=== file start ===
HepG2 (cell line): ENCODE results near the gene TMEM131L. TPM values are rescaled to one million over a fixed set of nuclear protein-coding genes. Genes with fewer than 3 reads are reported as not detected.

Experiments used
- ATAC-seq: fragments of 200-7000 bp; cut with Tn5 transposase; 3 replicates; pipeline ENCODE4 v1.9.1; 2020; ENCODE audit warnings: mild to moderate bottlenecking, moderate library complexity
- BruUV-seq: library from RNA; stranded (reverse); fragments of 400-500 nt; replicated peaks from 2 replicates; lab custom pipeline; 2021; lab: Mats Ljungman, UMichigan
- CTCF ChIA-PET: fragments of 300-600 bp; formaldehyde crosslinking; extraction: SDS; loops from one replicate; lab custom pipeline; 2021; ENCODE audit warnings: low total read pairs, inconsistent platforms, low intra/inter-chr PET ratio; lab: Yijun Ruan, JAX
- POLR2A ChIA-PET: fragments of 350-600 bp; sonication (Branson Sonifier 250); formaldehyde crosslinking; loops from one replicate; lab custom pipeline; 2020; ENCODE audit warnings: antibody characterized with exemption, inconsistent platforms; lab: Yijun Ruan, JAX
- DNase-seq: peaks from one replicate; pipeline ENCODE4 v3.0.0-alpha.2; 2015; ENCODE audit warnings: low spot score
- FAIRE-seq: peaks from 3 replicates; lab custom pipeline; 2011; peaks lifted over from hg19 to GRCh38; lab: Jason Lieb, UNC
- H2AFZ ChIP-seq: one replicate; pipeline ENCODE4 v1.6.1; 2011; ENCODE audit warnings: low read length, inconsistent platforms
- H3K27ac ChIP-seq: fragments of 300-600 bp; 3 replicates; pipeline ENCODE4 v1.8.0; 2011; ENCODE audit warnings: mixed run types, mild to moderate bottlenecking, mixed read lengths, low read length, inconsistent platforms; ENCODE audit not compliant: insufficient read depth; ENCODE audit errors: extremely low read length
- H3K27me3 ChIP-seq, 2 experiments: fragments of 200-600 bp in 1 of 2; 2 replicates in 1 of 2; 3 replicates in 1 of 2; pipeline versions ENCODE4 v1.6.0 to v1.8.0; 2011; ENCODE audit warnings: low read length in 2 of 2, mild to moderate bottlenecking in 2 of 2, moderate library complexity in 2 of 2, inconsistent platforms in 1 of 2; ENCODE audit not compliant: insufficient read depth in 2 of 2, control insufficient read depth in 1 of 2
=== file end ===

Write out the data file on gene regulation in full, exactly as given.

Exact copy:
HepG2 (cell line): ENCODE results near the gene TMEM131L. TPM values are rescaled to one million over a fixed set of nuclear protein-coding genes. Genes with fewer than 3 reads are reported as not detected.

Experiments used
- ATAC-seq: fragments of 200-7000 bp; cut with Tn5 transposase; 3 replicates; pipeline ENCODE4 v1.9.1; 2020; ENCODE audit warnings: mild to moderate bottlenecking, moderate library complexity
- BruUV-seq: library from RNA; stranded (reverse); fragments of 400-500 nt; replicated peaks from 2 replicates; lab custom pipeline; 2021; lab: Mats Ljungman, UMichigan
- CTCF ChIA-PET: fragments of 300-600 bp; formaldehyde crosslinking; extraction: SDS; loops from one replicate; lab custom pipeline; 2021; ENCODE audit warnings: low total read pairs, inconsistent platforms, low intra/inter-chr PET ratio; lab: Yijun Ruan, JAX
- POLR2A ChIA-PET: fragments of 350-600 bp; sonication (Branson Sonifier 250); formaldehyde crosslinking; loops from one replicate; lab custom pipeline; 2020; ENCODE audit warnings: antibody characterized with exemption, inconsistent platforms; lab: Yijun Ruan, JAX
- DNase-seq: peaks from one replicate; pipeline ENCODE4 v3.0.0-alpha.2; 2015; ENCODE audit warnings: low spot score
- FAIRE-seq: peaks from 3 replicates; lab custom pipeline; 2011; peaks lifted over from hg19 to GRCh38; lab: Jason Lieb, UNC
- H2AFZ ChIP-seq: one replicate; pipeline ENCODE4 v1.6.1; 2011; ENCODE audit warnings: low read length, inconsistent platforms
- H3K27ac ChIP-seq: fragments of 300-600 bp; 3 replicates; pipeline ENCODE4 v1.8.0; 2011; ENCODE audit warnings: mixed run types, mild to moderate bottlenecking, mixed read lengths, low read length, inconsistent platforms; ENCODE audit not compliant: insufficient read depth; ENCODE audit errors: extremely low read length
- H3K27me3 ChIP-seq, 2 experiments: fragments of 200-600 bp in 1 of 2; 2 replicates in 1 of 2; 3 replicates in 1 of 2; pipeline versions ENCODE4 v1.6.0 to v1.8.0; 2011; ENCODE audit warnings: low read length in 2 of 2, mild to moderate bottlenecking in 2 of 2, moderate library complexity in 2 of 2, inconsistent platforms in 1 of 2; ENCODE audit not compliant: insufficient read depth in 2 of 2, control insufficient read depth in 1 of 2